For many looking to "cut the cord," or do away with large cable-TV packages, there's a huge barrier to pulling the plug: live sporting events. For the nexus of all things sporting related, The Walt Disney Company's (NYSE:DIS) ESPN, Americans' love of all things sporting-related has benefited the company tremendously since former CEO Michael Eisner purchased the network -- perhaps fortuitously, as Disney bought Capital Cities Communications for then crown-jewel ABC.
And although Eisner is long gone from Disney, and regardless of initial intent, ESPN has been the engine for Disney's growth over the past decade -- so much so that last year, analyst firm Wunderlich Securities found the value of the network was $50.8 billion, or roughly 40% of Disney's total value at the time of valuation. Although the company doesn't release ESPN's figures separately, its Media Networks division was responsible for 43% of total revenue and 56% of segment operating income.
ESPN is an important part of Disney's financial success and should be watched. But lately there have been signs of a rockier road ahead. As reported by The Wall Street Journal, ESPN has lost 7.2% of its subscriber audience since 2011, as many non-sporting fans look to cut ESPN's monthly charge of $6.61 from their cable bills or cut the cord entirely, according to SNL Kagan. However, in a CNBC interview, CEO Bob Iger seemed to point toward offering ESPN as a standalone unit, joining many networks in direct-to-consumer distribution. While that sounds great on the surface, consumers will probably be disappointed in his comments.
Will the service even be worth the cost?
While Iger did say the company is looking into offering a direct-to-consumer solution for ESPN, he was firm that that day won't come until the next decade -- so that's a major blow to those hoping for a solution soon. And for those who are OK with the wait and are eventually looking to cut the cord and buy a streaming offering from Disney, it's possible the deal won't be as good as one might hope -- many analysts think the service would cost about $30 per month as an over-the-top offering for Disney to achieve the same profit as its $6.61 bundled offering.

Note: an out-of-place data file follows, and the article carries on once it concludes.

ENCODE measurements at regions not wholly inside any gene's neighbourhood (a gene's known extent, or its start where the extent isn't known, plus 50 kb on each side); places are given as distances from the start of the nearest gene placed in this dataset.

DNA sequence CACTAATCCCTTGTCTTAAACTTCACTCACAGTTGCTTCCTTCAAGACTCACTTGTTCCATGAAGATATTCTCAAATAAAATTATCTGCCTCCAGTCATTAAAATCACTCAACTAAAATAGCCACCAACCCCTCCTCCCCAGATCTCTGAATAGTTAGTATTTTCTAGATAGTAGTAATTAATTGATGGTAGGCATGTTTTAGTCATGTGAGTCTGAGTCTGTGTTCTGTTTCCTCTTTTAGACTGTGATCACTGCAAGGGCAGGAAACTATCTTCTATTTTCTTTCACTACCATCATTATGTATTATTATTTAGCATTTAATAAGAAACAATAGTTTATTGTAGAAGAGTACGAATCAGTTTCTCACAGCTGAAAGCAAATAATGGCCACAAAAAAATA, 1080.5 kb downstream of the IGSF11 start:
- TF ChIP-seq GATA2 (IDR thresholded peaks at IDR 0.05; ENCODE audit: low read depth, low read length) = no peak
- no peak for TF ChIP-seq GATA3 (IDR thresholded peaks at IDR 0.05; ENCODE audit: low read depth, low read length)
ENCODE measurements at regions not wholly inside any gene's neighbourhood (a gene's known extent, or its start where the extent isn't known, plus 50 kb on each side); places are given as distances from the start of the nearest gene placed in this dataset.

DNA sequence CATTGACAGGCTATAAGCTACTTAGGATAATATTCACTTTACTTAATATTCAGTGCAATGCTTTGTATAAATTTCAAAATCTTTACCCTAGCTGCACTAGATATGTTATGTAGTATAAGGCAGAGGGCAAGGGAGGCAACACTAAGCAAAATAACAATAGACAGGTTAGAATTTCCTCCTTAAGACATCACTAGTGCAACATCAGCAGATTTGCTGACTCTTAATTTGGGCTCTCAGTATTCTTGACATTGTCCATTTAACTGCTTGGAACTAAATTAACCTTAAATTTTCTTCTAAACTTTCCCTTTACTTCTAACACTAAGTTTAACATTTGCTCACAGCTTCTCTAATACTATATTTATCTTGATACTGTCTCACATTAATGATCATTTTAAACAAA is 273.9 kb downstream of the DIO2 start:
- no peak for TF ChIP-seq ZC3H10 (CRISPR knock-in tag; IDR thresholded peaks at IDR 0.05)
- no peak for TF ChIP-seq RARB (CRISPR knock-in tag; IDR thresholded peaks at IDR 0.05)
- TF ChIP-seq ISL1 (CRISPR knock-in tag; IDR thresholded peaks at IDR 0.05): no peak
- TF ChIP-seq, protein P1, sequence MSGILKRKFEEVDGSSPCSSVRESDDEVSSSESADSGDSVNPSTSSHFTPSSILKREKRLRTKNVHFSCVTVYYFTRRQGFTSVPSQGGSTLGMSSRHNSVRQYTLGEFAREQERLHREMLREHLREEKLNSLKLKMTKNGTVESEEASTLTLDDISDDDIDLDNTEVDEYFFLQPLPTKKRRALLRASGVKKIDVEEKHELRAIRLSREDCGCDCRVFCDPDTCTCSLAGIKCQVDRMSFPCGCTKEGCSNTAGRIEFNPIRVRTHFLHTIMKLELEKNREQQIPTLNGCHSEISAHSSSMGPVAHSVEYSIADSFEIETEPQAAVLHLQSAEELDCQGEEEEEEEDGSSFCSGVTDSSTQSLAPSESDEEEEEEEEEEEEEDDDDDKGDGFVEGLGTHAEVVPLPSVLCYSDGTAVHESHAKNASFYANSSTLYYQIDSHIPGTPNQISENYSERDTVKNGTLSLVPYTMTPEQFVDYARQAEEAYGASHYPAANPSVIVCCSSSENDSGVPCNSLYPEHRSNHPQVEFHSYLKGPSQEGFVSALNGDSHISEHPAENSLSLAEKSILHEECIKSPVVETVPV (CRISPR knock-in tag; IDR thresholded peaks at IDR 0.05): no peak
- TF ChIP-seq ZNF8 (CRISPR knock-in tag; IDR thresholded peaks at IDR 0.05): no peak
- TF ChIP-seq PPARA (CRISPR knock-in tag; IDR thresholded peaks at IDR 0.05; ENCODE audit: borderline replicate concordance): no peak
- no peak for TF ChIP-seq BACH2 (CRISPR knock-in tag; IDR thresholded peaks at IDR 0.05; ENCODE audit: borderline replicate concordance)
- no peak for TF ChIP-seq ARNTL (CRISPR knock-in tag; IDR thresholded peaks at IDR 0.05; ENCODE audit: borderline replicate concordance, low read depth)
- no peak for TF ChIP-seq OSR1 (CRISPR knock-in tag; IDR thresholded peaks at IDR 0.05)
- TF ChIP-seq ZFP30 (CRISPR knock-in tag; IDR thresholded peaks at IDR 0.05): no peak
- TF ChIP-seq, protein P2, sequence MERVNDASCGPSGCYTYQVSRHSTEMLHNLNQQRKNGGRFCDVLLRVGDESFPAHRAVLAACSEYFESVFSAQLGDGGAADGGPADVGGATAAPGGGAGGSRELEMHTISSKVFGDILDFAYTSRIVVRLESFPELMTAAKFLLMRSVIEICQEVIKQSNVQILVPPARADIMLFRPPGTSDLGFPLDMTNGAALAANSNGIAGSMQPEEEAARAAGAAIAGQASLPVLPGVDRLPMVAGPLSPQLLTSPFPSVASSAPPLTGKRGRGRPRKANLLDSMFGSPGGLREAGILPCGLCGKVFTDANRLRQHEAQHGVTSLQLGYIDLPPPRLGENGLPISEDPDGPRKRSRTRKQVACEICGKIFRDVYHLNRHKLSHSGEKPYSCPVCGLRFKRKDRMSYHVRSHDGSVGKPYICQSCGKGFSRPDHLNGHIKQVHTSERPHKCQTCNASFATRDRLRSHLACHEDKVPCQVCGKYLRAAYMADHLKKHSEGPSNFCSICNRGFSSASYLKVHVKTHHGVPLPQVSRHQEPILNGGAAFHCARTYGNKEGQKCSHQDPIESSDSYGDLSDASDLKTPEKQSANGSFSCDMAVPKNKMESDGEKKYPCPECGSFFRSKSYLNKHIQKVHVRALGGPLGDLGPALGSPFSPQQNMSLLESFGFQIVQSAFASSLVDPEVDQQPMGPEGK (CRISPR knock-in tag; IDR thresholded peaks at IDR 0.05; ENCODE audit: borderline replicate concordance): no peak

More recently, ESPN has been hemorrhaging on-air talent, as the company is looking to cut costs. In the past few months, the company has let go of Grantland founder Bill Simmons, acerbic personality Keith Olbermann, and Colin Cowherd . And while these commenters were well known to rub colleagues and the leagues they cover in the wrong way, getting rid of them has the added benefit of saving the company money on production costs.
But the problem is not with on-air talent costs that are in the millions. It's the billions in broadcasting rights they have to pay to the leagues they cover. For example, the newest inked deals between the NFL, MLB, and NBA resulted in price increases of 73%, 100%, and 169% above the previous long-term deals. Those content costs are locked in, but the amount of people paying for them has been decreasing. The company will be forced to raise prices on the remaining subscribers or monetize that content in another way to keep ESPN's growth engine intact.
Right now, Disney's stock is firing on all cylinders, but long-term investors should watch Disney's Media Networks division closely going forward.